Labour leader Ed Miliband sets out stall on EU referendum
12 Mar 2014
London Business School hosts key policy speech
UK relations with the European Union are again in the spotlight today as Labour leader Ed Miliband delivered a key speech at London Business School.
Miliband pledged a referendum on UK membership only if the transfer of more national powers to the EU is mooted. He contrasted this with the Conservative promise to hold an in/out referendum by 2017. He claimed this is ‘arbitrary’ and motivated by internal party politics.
Miliband argued that the Conservatives’ referendum would distract government from dealing with the domestic economy and living standards for ordinary people.
Following a rocky period for Labour's relations with business, Miliband set out demonstrate his party understands their concerns. He said that Europe must 'do more to address common economic challenges by improving competitiveness' and called for completion of the single market in energy, services and the digital economy.
Lynda Gratton, London Business School Professor of Management Practice and author of The Shift, a book exploring cross-border co-operation, welcomed the commitment to collaboration. She said: "There is so much to be gained from countries working together. The two great challenges we face now – youth unemployment and climate change - are legacy challenges, affecting us all for years to come. They are potentially devastating for business and society more widely. These challenges can only be solved by collaboration – governments and corporations working in alliance and across borders."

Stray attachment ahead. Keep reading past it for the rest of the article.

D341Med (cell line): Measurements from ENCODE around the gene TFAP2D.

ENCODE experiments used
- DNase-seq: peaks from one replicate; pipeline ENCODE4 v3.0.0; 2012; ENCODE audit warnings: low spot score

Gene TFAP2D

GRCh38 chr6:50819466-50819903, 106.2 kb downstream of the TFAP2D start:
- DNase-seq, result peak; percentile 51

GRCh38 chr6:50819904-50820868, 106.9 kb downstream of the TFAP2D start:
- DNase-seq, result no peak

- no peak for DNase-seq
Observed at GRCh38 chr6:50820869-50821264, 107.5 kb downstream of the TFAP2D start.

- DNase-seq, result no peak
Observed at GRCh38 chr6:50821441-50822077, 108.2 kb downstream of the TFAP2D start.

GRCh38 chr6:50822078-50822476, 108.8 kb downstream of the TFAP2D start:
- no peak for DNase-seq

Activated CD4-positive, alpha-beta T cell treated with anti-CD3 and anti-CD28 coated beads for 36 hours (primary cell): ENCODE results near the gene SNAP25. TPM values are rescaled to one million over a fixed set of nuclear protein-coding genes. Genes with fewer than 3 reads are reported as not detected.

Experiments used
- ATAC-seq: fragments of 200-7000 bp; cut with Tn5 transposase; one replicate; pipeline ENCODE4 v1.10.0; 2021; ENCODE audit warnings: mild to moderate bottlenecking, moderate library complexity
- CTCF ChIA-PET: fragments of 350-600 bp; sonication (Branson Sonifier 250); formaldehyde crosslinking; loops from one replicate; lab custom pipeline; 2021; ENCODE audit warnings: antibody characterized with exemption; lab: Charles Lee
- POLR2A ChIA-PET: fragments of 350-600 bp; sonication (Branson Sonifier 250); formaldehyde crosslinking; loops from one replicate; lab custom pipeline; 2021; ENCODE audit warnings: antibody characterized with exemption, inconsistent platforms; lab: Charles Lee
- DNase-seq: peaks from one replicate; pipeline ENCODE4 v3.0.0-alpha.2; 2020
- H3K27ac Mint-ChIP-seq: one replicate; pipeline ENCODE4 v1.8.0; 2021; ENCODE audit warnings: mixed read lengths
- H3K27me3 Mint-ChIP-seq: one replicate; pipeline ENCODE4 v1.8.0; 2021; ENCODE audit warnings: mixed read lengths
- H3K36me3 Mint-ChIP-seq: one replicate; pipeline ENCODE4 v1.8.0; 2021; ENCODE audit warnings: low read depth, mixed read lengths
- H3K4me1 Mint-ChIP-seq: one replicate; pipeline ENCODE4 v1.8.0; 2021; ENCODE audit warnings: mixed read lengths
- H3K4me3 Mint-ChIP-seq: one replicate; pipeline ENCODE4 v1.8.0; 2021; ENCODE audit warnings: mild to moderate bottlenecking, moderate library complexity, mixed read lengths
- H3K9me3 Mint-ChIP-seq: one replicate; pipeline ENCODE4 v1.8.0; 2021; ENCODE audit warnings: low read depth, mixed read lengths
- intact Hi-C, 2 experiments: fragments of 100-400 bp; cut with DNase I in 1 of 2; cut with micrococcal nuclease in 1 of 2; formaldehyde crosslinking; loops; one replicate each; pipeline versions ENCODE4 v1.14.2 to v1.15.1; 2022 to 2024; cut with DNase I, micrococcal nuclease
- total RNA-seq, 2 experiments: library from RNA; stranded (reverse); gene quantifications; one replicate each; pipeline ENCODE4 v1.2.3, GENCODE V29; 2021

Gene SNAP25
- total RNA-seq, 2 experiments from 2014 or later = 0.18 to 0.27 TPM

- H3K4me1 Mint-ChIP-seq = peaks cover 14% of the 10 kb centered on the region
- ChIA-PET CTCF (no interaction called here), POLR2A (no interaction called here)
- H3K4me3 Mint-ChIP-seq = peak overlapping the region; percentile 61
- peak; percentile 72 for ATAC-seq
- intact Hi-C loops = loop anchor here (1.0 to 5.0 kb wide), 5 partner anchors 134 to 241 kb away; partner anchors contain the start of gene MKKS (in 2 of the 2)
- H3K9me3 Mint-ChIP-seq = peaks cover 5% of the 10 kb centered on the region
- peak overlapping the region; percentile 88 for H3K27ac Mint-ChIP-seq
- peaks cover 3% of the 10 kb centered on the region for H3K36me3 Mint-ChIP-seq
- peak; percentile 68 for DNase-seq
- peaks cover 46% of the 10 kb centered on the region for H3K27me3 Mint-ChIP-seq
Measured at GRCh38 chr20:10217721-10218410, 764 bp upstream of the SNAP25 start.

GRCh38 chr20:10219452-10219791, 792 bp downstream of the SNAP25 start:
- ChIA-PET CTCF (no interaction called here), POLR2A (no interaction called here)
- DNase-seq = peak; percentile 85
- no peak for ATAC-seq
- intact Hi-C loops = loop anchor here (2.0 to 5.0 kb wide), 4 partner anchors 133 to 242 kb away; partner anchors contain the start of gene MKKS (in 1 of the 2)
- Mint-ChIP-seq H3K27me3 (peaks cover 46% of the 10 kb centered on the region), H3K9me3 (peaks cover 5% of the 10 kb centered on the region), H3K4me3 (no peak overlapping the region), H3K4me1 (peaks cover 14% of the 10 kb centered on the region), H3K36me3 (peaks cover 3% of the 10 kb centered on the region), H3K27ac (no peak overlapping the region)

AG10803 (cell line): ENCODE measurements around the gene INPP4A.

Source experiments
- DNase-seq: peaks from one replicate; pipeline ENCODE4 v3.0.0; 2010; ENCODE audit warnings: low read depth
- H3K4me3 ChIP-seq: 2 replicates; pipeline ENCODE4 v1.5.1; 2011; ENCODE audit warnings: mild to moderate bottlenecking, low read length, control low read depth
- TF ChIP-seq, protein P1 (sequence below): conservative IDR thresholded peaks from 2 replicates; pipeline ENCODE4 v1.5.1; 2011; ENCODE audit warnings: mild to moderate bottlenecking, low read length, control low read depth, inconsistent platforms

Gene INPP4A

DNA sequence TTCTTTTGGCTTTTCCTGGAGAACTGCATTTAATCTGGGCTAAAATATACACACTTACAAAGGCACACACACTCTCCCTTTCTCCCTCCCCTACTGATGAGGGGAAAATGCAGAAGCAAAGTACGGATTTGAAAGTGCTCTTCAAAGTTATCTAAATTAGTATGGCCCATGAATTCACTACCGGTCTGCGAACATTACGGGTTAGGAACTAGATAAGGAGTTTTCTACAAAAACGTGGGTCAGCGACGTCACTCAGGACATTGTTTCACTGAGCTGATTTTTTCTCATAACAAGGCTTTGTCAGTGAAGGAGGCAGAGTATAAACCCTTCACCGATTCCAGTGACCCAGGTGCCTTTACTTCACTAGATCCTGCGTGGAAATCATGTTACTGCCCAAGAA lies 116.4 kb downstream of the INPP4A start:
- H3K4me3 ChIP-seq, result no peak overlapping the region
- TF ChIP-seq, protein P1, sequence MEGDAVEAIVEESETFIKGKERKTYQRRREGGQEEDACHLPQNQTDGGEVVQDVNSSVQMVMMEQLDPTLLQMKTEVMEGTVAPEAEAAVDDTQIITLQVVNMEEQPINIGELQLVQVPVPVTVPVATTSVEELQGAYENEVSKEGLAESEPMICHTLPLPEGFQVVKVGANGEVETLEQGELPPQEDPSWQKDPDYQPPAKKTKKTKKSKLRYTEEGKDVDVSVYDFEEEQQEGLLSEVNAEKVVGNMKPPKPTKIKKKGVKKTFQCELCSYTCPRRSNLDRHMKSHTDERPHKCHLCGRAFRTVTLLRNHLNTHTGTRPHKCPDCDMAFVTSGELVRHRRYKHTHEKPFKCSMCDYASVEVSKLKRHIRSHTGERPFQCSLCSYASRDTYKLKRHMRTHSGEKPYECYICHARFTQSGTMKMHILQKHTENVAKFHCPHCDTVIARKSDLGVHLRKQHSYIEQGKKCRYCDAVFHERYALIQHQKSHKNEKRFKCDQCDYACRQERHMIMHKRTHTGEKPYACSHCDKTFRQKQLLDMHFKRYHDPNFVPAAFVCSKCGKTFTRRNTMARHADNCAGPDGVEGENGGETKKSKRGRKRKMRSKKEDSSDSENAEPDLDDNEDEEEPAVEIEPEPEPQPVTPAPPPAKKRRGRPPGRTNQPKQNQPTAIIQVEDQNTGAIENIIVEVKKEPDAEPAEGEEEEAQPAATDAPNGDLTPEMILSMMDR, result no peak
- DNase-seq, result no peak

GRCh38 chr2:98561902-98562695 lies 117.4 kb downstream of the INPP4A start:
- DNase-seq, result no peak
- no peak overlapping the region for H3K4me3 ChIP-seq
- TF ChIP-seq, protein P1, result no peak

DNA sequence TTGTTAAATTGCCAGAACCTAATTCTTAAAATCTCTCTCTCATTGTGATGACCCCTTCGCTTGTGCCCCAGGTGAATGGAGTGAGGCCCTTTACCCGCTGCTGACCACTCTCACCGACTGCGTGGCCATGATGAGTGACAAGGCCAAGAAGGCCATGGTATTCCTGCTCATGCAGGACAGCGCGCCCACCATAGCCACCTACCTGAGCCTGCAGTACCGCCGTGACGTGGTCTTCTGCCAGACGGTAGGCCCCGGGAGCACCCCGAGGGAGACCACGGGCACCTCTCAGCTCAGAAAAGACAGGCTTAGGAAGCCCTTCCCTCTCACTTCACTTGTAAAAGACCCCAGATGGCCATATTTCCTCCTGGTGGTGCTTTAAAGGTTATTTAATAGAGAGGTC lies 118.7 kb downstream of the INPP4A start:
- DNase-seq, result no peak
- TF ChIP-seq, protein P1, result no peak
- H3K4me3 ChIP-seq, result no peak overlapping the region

Akshara Kothari, MBA2014 and President of the Business & Government Club at London Business School attended the event. She said, "Government has a huge role in shaping the economic environment for business. Today's business students are an enormously diverse and eclectic group exploring career opportunities in a range of both public and private sectors, with our Business & Government Club seeing a notable revival of interest and activity in the last two years."
Sir Andrew Likierman, Dean of London Business School, said: "It’s fitting that as a global centre of excellence in business education, we provide a platform today for debate between policy-makers, business and academics on such a central issue."